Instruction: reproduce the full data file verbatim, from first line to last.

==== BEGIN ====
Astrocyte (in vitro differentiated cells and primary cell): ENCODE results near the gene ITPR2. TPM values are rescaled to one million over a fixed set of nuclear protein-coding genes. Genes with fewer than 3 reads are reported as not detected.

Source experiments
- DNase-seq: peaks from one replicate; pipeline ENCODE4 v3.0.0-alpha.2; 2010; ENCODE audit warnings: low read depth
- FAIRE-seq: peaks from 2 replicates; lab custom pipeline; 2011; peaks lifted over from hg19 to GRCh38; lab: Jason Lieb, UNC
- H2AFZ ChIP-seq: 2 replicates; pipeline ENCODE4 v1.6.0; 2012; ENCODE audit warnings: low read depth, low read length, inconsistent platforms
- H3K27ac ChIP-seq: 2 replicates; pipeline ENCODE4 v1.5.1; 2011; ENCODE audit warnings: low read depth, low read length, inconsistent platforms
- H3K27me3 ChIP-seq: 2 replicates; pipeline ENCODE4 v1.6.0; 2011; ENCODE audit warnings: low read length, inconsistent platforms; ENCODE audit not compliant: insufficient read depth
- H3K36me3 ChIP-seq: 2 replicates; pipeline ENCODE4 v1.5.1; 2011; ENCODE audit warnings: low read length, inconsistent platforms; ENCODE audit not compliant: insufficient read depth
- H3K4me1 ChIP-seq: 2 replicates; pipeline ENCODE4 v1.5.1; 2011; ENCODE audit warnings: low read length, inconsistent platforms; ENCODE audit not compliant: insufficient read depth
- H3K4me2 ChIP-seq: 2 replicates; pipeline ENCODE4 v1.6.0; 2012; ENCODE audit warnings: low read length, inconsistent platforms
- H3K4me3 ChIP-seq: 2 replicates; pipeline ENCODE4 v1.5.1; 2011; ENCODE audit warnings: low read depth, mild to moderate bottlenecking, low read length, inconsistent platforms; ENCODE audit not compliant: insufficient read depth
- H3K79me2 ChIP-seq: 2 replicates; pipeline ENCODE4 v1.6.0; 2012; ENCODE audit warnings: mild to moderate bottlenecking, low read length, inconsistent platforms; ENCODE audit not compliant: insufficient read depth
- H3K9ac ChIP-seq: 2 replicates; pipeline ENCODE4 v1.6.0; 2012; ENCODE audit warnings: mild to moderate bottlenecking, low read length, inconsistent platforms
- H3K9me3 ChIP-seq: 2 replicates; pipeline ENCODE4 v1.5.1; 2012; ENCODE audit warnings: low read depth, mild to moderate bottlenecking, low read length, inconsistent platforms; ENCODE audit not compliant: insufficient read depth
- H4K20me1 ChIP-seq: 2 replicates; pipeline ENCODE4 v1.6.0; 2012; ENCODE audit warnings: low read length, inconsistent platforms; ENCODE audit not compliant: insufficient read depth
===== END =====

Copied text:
Astrocyte (in vitro differentiated cells and primary cell): ENCODE results near the gene ITPR2. TPM values are rescaled to one million over a fixed set of nuclear protein-coding genes. Genes with fewer than 3 reads are reported as not detected.

Source experiments
- DNase-seq: peaks from one replicate; pipeline ENCODE4 v3.0.0-alpha.2; 2010; ENCODE audit warnings: low read depth
- FAIRE-seq: peaks from 2 replicates; lab custom pipeline; 2011; peaks lifted over from hg19 to GRCh38; lab: Jason Lieb, UNC
- H2AFZ ChIP-seq: 2 replicates; pipeline ENCODE4 v1.6.0; 2012; ENCODE audit warnings: low read depth, low read length, inconsistent platforms
- H3K27ac ChIP-seq: 2 replicates; pipeline ENCODE4 v1.5.1; 2011; ENCODE audit warnings: low read depth, low read length, inconsistent platforms
- H3K27me3 ChIP-seq: 2 replicates; pipeline ENCODE4 v1.6.0; 2011; ENCODE audit warnings: low read length, inconsistent platforms; ENCODE audit not compliant: insufficient read depth
- H3K36me3 ChIP-seq: 2 replicates; pipeline ENCODE4 v1.5.1; 2011; ENCODE audit warnings: low read length, inconsistent platforms; ENCODE audit not compliant: insufficient read depth
- H3K4me1 ChIP-seq: 2 replicates; pipeline ENCODE4 v1.5.1; 2011; ENCODE audit warnings: low read length, inconsistent platforms; ENCODE audit not compliant: insufficient read depth
- H3K4me2 ChIP-seq: 2 replicates; pipeline ENCODE4 v1.6.0; 2012; ENCODE audit warnings: low read length, inconsistent platforms
- H3K4me3 ChIP-seq: 2 replicates; pipeline ENCODE4 v1.5.1; 2011; ENCODE audit warnings: low read depth, mild to moderate bottlenecking, low read length, inconsistent platforms; ENCODE audit not compliant: insufficient read depth
- H3K79me2 ChIP-seq: 2 replicates; pipeline ENCODE4 v1.6.0; 2012; ENCODE audit warnings: mild to moderate bottlenecking, low read length, inconsistent platforms; ENCODE audit not compliant: insufficient read depth
- H3K9ac ChIP-seq: 2 replicates; pipeline ENCODE4 v1.6.0; 2012; ENCODE audit warnings: mild to moderate bottlenecking, low read length, inconsistent platforms
- H3K9me3 ChIP-seq: 2 replicates; pipeline ENCODE4 v1.5.1; 2012; ENCODE audit warnings: low read depth, mild to moderate bottlenecking, low read length, inconsistent platforms; ENCODE audit not compliant: insufficient read depth
- H4K20me1 ChIP-seq: 2 replicates; pipeline ENCODE4 v1.6.0; 2012; ENCODE audit warnings: low read length, inconsistent platforms; ENCODE audit not compliant: insufficient read depth